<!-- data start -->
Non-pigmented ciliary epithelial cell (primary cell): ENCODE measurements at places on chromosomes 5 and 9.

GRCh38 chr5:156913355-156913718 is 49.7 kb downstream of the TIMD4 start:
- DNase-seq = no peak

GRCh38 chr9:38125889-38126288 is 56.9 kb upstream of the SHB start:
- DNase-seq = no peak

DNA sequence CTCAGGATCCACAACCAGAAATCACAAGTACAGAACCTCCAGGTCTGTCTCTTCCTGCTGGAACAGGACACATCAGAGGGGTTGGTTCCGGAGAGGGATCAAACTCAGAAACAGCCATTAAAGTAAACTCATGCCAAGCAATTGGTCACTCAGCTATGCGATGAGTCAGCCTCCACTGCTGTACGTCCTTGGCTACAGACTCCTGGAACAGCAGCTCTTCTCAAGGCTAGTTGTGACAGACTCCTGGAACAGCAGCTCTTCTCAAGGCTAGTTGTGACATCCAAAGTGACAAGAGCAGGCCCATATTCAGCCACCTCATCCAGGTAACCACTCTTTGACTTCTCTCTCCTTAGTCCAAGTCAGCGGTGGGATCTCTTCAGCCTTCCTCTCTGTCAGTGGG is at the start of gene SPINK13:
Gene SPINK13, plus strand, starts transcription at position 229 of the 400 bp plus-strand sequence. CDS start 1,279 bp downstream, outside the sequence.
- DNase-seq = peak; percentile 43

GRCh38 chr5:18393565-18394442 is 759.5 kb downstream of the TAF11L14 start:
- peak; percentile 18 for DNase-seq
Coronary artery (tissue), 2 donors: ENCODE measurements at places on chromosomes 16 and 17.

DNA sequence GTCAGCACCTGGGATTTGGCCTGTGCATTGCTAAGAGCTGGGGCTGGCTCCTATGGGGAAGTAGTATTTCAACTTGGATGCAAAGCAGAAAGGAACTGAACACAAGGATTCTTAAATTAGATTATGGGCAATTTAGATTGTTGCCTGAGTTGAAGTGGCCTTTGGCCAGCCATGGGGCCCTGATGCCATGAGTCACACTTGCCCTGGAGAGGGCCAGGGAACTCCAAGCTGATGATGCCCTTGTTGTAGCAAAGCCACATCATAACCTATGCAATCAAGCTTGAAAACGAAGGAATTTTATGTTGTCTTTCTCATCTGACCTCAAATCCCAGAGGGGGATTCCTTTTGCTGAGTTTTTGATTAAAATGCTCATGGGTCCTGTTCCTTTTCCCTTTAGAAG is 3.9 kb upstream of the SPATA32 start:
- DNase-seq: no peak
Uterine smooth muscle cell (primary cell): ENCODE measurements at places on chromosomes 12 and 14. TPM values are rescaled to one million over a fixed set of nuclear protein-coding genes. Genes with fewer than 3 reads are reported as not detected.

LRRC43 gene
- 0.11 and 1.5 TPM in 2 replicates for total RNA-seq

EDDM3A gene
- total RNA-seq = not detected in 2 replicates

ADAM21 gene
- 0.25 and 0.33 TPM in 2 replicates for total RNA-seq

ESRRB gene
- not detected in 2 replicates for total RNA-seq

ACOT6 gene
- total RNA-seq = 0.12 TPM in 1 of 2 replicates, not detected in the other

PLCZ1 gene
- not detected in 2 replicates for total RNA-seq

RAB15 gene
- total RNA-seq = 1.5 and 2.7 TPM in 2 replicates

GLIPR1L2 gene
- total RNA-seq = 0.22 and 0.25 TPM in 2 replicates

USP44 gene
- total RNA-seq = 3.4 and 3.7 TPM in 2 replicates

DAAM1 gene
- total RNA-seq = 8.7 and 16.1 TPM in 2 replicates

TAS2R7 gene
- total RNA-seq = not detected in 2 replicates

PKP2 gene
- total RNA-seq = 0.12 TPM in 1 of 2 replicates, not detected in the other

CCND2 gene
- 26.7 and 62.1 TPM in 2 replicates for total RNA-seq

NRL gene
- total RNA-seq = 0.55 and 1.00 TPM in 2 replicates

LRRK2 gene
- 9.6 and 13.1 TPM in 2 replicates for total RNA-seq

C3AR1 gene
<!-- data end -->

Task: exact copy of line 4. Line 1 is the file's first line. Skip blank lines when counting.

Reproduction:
GRCh38 chr9:38125889-38126288 is 56.9 kb upstream of the SHB start: